Deciphering Your Hospital Records

-by Gloria Lemay  

The following terms are often used in the medical records of women who have had cesarean sections. If the records are typed rather than handwritten, be aware that the transcriptionist often makes errors that are not caught by the transcriber (there could be errors in your records).


 Gravida -how many times you have conceived 

Para -how many pregnancies that went past 22 weeks 

GTT (glucose tolerance test)- a test for gestational diabetes 

Thyromegaly -enlarged thyroid gland in the neck of gravid (pregnant) pregnant 

Fundal -topmost part of the uterus, near the ribs 

Pretibial edema -ankle swelling 

Macrosomia -big baby (over 4000 grams, or over 8lb 13oz) 

IUGR -intrauterine growth retardation of baby (small for dates) 

IODM -infant of a diabetic mother 

Dystocia -stuck 

Vertex -baby is head down into the pelvis (normal) 

Preop -preoperative, before the surgery 

Post op -post operative, after the surgery 

Intrauterine -within the uterus 

Primary cesarean -first time the uterus is cut into 

Rectus muscles -long muscles in the belly, the ones you need to do a sit up. Do not confuse with the Rectum. 

Vacuum assist -baby was pulled out with a vacuum extractor Applied to his/her head. Forceps and vacuum Extractors are used in cesarean operations. 

No extensions -the wound did not tear further than the cut. 

The uterus was delivered from the abdominal cavity -the uterus was pulled up on to the woman’s Abdomen after the baby was out of it. 

2-0 Vicryl -the type of thread used to sew with 

Hemostatic -stopped bleeding 

1 LTCS -primary low transverse cesarean section (bikini cut) 

@ term -40 weeks gestation or more 

Rh -a factor in the blood 

Est’d fetal wt -estimated fetal weight 

Inc clean/dry -incision clean and dry 

Lochia -the blood flow from the mother’s vagina after the birth. 

POD #1 -Post Operative Day 1 

PAR -post-anesthetic recovery 

S O A P -if you see these letters on the side of nurses Notes, this is a method of charting that stands for: Subjective findings, Objective findings, Assessment and Plan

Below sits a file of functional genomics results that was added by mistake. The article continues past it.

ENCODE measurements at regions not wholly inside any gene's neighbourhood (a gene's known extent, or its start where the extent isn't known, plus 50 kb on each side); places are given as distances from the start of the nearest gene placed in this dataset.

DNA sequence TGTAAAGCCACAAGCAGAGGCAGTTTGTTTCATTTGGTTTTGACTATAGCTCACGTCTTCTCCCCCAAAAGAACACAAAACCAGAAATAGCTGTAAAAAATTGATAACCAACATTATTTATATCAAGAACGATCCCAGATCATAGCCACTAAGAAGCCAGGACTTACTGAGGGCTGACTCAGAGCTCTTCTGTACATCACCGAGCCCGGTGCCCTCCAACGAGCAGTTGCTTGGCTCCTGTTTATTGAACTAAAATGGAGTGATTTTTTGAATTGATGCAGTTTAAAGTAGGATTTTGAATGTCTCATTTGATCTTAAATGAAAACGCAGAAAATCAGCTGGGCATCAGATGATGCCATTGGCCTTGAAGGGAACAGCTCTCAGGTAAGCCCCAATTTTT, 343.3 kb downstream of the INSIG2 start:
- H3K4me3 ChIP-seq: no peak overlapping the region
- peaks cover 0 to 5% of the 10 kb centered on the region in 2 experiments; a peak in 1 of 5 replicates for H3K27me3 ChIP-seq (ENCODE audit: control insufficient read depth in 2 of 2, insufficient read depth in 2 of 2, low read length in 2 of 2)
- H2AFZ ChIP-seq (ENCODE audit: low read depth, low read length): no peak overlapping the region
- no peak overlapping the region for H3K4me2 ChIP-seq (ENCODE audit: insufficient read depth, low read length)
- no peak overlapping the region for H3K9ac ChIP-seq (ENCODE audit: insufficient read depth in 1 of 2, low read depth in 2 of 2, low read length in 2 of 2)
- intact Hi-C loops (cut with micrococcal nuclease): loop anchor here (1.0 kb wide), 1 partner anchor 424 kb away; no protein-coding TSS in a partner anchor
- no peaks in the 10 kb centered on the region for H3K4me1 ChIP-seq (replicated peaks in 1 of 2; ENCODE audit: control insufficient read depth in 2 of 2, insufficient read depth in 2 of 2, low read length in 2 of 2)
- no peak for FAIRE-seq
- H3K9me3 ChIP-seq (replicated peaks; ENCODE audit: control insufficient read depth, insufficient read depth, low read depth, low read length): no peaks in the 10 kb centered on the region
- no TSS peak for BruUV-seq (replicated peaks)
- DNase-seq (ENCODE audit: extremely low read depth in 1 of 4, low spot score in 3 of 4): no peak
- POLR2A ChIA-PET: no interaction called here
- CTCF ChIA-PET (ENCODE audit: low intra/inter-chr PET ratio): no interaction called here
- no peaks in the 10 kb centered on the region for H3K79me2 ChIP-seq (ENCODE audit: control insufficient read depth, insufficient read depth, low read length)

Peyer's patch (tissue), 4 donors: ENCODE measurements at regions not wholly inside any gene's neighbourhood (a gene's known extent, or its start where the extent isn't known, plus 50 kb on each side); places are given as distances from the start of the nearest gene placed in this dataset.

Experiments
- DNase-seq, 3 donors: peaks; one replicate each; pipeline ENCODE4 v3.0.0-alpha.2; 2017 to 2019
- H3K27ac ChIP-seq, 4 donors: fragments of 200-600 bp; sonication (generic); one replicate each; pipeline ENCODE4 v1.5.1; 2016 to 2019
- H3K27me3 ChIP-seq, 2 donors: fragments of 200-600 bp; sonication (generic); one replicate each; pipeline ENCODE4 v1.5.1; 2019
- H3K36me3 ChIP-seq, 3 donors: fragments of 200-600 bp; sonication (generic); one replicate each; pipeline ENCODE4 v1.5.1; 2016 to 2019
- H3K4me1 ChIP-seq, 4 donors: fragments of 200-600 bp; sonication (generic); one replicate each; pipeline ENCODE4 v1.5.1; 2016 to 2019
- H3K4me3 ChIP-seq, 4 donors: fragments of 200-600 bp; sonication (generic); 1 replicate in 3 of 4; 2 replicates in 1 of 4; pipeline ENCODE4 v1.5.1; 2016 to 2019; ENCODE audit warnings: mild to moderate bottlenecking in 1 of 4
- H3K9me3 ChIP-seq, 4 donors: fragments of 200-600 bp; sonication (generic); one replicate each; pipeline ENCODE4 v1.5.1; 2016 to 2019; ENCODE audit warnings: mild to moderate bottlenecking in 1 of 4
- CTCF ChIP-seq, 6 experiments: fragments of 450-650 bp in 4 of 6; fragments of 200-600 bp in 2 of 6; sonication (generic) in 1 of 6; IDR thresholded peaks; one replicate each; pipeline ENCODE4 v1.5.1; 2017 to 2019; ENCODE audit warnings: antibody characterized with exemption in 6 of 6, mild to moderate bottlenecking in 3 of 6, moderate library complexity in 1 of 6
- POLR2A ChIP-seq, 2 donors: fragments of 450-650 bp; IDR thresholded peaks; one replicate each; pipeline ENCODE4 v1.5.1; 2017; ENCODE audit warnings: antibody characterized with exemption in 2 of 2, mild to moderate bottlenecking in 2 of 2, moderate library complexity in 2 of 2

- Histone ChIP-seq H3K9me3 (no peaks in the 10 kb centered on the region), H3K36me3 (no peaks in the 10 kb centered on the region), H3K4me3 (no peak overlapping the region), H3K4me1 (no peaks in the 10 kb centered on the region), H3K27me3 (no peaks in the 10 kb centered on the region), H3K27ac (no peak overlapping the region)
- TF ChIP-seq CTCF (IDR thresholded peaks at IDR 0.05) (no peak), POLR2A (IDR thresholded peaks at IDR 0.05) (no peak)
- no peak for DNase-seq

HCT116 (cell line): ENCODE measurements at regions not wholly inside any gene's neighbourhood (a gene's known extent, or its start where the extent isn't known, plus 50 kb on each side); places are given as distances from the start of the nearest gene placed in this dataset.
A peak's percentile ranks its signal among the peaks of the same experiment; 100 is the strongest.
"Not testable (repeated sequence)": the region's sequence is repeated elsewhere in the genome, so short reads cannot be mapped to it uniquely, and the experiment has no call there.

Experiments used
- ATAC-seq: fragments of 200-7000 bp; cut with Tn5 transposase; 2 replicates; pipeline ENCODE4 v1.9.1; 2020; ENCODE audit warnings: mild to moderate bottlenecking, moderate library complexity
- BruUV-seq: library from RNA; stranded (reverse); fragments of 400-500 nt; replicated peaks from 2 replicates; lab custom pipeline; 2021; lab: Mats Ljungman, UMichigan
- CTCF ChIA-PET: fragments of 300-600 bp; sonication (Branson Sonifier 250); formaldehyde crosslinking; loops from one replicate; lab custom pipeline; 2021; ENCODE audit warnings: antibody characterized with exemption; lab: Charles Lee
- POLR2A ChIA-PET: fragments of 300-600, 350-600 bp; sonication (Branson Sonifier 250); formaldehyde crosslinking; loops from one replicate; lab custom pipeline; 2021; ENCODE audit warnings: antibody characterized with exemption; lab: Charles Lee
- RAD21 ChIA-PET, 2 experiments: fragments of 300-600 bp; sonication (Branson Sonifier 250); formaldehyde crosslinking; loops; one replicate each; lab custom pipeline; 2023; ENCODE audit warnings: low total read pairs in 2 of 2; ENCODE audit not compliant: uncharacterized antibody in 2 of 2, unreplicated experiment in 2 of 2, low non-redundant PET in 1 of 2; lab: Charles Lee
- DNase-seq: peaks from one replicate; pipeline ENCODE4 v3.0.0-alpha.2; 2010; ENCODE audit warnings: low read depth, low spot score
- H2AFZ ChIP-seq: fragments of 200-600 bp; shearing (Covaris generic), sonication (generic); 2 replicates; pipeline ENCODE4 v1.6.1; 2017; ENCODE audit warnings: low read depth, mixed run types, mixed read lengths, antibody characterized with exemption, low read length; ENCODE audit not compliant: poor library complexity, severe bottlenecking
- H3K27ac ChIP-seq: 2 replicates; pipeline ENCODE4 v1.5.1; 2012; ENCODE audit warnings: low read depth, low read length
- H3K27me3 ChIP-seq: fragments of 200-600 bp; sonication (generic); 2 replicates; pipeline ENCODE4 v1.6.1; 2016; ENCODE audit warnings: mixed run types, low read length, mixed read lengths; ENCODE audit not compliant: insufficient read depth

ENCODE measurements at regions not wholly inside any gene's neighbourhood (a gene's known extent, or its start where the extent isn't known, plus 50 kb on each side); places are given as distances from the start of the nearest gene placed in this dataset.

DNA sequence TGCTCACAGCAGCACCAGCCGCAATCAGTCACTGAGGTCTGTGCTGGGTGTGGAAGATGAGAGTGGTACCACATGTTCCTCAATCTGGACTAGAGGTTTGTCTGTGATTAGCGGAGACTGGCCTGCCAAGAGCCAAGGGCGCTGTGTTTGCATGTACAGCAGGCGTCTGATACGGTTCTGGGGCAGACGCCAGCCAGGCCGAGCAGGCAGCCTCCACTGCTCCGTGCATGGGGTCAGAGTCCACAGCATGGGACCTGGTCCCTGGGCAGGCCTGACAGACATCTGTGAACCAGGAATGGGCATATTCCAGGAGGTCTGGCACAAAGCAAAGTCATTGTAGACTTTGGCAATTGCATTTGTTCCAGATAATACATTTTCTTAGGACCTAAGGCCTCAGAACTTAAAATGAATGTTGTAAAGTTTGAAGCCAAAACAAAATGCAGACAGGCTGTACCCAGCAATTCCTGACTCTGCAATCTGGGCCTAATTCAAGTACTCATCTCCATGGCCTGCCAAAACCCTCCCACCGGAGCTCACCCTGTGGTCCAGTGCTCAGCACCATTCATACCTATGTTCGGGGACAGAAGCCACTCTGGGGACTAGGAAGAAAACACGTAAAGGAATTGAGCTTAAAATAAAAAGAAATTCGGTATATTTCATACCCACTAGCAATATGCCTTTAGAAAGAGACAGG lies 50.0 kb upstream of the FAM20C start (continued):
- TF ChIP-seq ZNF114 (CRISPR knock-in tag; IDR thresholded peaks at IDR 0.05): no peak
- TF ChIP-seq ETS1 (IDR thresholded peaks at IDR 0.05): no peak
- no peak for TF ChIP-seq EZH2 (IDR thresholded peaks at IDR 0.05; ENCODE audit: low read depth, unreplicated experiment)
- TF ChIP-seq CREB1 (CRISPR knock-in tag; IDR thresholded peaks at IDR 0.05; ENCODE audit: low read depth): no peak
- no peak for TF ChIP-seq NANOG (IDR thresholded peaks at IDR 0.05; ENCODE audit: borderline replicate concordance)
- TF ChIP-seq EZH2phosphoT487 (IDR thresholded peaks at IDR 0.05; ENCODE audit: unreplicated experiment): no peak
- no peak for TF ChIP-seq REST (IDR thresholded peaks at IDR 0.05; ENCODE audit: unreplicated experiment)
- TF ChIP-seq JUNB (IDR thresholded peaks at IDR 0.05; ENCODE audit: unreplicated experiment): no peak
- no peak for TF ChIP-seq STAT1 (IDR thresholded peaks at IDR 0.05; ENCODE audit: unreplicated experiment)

WNL -within normal limits 

Clonus -how the woman’s foot bounces when there is a highly irritated nervous system, most especially in severe pre-eclampsia 

Bicitra -antacid 

Abd shave -abdomen shaved 

EFM -electronic fetal monitor 

Dc’d -discontinued 

EBL -estimated blood loss 

Drain: Foley –the catheter used to drain the bladder if it is indwelling 

Dx -diagnosis 

Flatus -farts 

Afeb -afebrile, without a fever 

NT -non tender 

FF U-2 -firm fundus; two finger widths below the woman’s Umbilicus (i.e. well contracted uterus after birth) 


8 thoughts on “

  1. Pingback: Deciphering your hospital records « Woman to Woman Childbirth Education

  2. Do you have any idea what MPS means? In the context of, “if head on view proceed as per MPS.” I don’t have Myofasical Pain Syndrome so that’s out. Maybe Maternal Position Supine (which I was) or Multiple Pregnancy Study? If you have any info, I’m very interested. The m/w in this hospy birth said if I did not remain flat on my back that my husband would be ejected from my room. I was in that position for 2 hours. I know this could have ended all 3 of our lives (twins), and that if they had just let me be it wouldn’t have ended in a c/s for “FTP”. Yes, I did request to be upright, and requested another opinion. I was laughed at.

  3. Thanks. We’re over in Australia. I have a feeling when I get my eyes onto the document you’ve kindly supplied that the prone supine position will not be on the list of safe birthing positions, as the WHO put out the Fortuleza Declaration in ’85. I appreciate the info as the hosp. & OB, and m/w have declined to answer this particular question which was included in the complaint. If I had known how effective primary midwifery care was I’d have gone with an independent midwife from the beginning.

  4. Not sure if it applies in the UK, but here in the US, some other terms you might add: Multip and Grand Multip. I think there’s another Multip name in there, but I don’t remember!
    I was so confused when they kept calling me a “Grand Multip” after my last baby (first C-sec), baby #8!

  5. Pingback: Links for Thought (Dec 11) « Williamsburg Mothering

  6. With regards to Para, I would like to reiterate that it is the pregnancy and not the number of babies that is the para, so twins would still be one para.

  7. Pingback: RT @birthsage: Deciphering your own hospital records #doula #midwife #VBAC | ChildBirth 101

Leave a Reply

Your email address will not be published. Required fields are marked *